Survival of the Flattest

Genetic canalization is the extent to which an organism is buffered against the effects of mutations. Waddington said “developmental reactions, as they occur in organisms submitted to natural selection…are adjusted so as to bring about one definite end-result regardless of minor variations in conditions during the course of the reaction”. Canalization can act to buffer against environmental perturbations, and selection for resistance to such environmental noise may also produce resistance to genetic noise. But right now I’m thinking about genetic canalization.

Up to some point, the effects of not too many, not too serious mutations would be buffered: those mutations wouldn’t change the phenotype. In the same way, your typical tractor is not designed to nanometer tolerances: parts can be somewhat out of spec – up to some limit – without messing up performance. And that tractor is better than one that did require nanometer tolerances, which we couldn’t manufacture. A genotype that had high fitness, but only when everything is perfect, no mutations, could on average be competitively inferior to one that had lower peak fitness, but in which that fitness didn’t decline rapidly with increasing small-effect genetic load – a fault-tolerant design, a fitness plateau rather than a sharp peak. This has been called ‘survival of the flattest’.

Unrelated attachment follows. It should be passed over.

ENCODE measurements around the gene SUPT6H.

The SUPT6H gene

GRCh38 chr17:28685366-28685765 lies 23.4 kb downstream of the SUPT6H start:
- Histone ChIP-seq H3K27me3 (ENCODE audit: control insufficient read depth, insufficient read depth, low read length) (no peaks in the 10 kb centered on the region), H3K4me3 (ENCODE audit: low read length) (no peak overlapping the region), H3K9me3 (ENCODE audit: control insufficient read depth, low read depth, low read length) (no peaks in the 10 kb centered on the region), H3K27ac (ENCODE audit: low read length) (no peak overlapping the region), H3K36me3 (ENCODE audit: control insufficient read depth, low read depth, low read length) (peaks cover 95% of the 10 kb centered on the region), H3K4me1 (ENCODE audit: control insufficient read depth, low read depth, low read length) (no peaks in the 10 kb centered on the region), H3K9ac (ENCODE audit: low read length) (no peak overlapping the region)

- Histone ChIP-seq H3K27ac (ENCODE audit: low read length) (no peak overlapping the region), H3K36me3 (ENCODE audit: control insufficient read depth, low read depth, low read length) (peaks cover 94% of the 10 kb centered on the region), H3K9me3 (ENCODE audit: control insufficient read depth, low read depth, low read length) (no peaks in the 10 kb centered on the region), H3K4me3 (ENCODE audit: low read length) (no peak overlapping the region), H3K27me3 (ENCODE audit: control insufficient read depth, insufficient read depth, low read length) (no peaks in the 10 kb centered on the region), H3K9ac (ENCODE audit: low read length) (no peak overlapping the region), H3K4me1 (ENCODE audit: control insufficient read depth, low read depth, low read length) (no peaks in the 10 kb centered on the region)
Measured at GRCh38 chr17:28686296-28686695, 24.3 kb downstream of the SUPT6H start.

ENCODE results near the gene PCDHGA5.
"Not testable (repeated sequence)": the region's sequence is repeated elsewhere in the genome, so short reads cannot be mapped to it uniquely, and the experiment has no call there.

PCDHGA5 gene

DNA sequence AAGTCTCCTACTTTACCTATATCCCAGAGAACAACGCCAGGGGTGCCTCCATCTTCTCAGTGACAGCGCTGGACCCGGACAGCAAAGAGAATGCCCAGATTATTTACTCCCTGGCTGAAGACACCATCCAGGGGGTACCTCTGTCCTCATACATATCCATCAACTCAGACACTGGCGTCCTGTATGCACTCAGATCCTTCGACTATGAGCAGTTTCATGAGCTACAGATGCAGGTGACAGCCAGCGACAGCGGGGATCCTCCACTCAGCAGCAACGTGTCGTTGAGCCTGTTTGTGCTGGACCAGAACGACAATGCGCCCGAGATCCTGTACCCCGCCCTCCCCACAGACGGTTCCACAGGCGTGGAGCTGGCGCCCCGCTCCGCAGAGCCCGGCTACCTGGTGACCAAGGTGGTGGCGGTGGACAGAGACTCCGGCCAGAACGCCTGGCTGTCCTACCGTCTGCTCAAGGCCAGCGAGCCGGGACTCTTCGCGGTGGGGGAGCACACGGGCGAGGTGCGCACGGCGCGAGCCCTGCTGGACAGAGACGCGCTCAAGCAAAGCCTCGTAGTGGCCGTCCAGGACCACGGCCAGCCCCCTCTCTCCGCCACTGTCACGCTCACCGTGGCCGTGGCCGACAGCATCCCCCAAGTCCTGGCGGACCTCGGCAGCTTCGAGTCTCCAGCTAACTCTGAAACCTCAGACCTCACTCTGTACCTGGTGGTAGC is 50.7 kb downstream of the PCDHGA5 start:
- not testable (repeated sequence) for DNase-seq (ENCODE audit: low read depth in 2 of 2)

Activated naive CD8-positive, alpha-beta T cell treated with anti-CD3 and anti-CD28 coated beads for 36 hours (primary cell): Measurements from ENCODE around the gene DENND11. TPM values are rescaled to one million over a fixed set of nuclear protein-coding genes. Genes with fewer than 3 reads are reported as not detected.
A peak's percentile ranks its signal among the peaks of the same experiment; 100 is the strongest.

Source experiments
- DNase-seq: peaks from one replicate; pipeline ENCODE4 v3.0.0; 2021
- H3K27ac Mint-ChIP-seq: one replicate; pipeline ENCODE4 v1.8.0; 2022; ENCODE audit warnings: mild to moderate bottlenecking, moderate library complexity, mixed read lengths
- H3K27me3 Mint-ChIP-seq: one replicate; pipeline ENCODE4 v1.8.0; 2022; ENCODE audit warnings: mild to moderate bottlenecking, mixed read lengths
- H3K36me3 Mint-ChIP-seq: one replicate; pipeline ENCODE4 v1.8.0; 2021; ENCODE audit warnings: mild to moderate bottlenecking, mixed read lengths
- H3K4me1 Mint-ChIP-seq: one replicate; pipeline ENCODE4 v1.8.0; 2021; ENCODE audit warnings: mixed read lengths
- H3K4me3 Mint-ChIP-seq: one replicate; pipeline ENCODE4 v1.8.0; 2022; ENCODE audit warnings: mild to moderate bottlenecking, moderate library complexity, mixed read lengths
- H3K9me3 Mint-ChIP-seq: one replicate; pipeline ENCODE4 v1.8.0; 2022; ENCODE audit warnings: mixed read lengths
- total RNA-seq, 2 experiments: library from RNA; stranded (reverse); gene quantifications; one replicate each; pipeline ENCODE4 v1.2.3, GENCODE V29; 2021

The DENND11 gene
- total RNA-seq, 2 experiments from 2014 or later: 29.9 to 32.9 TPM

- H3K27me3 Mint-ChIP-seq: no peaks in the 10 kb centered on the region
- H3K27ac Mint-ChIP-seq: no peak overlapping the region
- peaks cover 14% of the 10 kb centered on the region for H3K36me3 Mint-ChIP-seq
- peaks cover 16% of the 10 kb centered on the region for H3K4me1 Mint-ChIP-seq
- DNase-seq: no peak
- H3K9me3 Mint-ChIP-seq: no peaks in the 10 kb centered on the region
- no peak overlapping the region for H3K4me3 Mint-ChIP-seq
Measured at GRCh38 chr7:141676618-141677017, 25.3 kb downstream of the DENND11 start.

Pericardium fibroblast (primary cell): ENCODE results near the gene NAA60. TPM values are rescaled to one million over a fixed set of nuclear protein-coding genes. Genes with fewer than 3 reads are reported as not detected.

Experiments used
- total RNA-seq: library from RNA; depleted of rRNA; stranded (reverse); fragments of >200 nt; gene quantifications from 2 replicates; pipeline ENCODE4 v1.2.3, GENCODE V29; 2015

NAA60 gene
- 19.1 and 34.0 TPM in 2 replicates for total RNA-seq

Remember when I talked about compensatory mutations in small populations making up for increased load from inefficient selection? This is the just the long run of that trend: eventually compensatory mutations develop into canalization mechanisms.